Enough of my musing. I’ll end here and put this rambling missive in the mail to you (long overdue, I must confess—sorry). Then I’m going to go read my book (Ghost Soldiers by Hampton Sides). If anyone’s looking for me, tell them I’m out back, swinging in the shade.

PW

Vacation Was a Gas

Dear Will:

A couple of weeks ago my family and I returned from a vacation in southern Colorado. We enjoyed a week of rafting, horseback riding, soaking in hot springs, hiking, exploring ancient ruins, and lots of driving—2,300 miles worth. We had a marvelous time, but as you would guess, by the time we finally pointed the car toward Orange, I was ready to be back in my own home.

So it was that we found ourselves, rolling down I-40, trying to take our minds off of the road. As we approached Havasu City, I remember noticing a Pilot station selling gas for “only” $2.39 per gallon. “Pretty good deal,” I thought—which will tell you all you need to know about what I was paying in and around Durango. As I drove past that exit—the last before we crossed into California—I discovered that I was running low on gas and would need to stop.

(Those of you familiar with that stretch of I-40 can probably anticipate the rest of this story. Having never traveled that stretch of road before, I was not so fortunate.)

When we got to Needles, I took the first exit and pulled into a Union 76 station that was charging $3.09 for a gallon of low-grade unleaded. “I’m not paying 3 bucks for a gallon of gas!” I exclaimed as I drove right through the station without stopping. Assuming that the first exit would offer the most expensive gas, I got back on the freeway and tried the next exit instead.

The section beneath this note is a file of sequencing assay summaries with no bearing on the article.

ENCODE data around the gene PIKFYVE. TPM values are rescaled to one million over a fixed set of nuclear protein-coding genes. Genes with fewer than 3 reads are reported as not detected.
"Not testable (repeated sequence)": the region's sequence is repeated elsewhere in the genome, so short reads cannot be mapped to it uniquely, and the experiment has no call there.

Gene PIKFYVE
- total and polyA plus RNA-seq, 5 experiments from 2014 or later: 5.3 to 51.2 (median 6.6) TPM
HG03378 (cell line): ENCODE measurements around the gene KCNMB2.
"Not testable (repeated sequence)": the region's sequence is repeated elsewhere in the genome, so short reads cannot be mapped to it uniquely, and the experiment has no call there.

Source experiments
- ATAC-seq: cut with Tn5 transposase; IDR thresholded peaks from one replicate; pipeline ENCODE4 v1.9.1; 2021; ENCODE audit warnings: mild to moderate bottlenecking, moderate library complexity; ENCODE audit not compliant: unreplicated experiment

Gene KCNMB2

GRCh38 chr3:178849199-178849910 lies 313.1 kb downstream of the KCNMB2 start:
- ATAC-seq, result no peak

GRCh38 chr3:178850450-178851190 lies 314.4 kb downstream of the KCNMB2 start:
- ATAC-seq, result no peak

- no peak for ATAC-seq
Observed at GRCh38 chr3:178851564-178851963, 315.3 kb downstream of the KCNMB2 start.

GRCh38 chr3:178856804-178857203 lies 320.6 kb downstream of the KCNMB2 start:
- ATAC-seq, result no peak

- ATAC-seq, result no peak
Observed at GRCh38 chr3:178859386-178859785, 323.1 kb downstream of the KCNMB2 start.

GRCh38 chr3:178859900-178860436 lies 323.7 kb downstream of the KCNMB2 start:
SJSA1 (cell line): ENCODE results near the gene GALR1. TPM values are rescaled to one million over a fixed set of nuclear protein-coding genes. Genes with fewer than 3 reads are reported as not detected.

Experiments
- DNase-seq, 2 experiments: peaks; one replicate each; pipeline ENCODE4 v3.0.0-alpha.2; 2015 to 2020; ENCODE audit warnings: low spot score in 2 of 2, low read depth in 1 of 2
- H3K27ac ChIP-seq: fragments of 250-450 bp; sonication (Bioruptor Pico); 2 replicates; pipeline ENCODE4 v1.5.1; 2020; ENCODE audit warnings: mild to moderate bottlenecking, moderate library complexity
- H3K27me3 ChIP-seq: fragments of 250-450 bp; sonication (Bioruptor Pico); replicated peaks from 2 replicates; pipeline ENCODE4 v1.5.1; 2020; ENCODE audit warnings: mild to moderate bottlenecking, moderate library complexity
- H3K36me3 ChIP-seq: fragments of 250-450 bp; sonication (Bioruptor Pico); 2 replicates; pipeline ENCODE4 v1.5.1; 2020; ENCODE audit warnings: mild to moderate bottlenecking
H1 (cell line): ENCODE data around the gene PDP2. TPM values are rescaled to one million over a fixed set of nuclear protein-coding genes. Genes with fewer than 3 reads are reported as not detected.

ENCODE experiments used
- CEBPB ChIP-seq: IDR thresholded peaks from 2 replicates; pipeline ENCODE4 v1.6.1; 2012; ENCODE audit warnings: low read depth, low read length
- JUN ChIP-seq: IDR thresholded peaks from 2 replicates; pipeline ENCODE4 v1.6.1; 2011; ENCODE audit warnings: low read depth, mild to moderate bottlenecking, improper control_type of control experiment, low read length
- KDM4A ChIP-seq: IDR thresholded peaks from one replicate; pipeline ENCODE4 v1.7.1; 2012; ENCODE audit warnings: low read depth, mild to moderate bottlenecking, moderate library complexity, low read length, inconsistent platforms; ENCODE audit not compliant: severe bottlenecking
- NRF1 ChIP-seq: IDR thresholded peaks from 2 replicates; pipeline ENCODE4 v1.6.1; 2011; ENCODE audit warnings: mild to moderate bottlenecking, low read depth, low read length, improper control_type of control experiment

“Three-nineteen! I’m not paying $3.19 a gallon. This is ridiculous. We can get gas in the next town.” Once again I got back on the freeway without refueling. I looked at the gauge and concluded that I would have plenty in the tank to get me to Fenner—only 38 miles away.

Not far down the road the low-fuel indicator came on. I was averaging 17-18 miles to the gallon, so now I was worried. I had my whole family in the car and the in-dash thermometer indicated that it was 122 degrees outside. I imagined my wife and children baking in the unrelenting heat while I shuffled up the road, gas can in hand, in an ever-growing state of delirium. The desert stretched before me, blank and unforgiving, and the word hubris pounded over and over in my head. Somewhere nearby a lizard laughed. Hysterically.

We came over a rise, pushed onward by the last few drops of fuel in the tank, and finally saw in the distance evidence of what we thought must certainly be Fenner, California. As we drew nearer, however, the highway was pinched down to a single lane. Road construction. “Just watch,” my wife said. “With our luck the exit will be closed.”

It was like some kind of sick joke. The exit was closed. As we drove past the exit and saw the gas station—tantalizingly close, but unattainable—I gnashed my teeth and berated myself for my pride and stupidity. If I were a swearing man, I’d probably have felt a little better right about then, but not much. The next town was almost 60 miles further west.

Quickly I saw what I must do: At the first opportunity, I broke several traffic laws by driving across the median so that we could head back the other direction (there was no construction activity westbound) so that I could get to Fenner. We limped into that gas station, hot and relieved . . . and gladly paid $3.59 for a few gallons of gas.

PW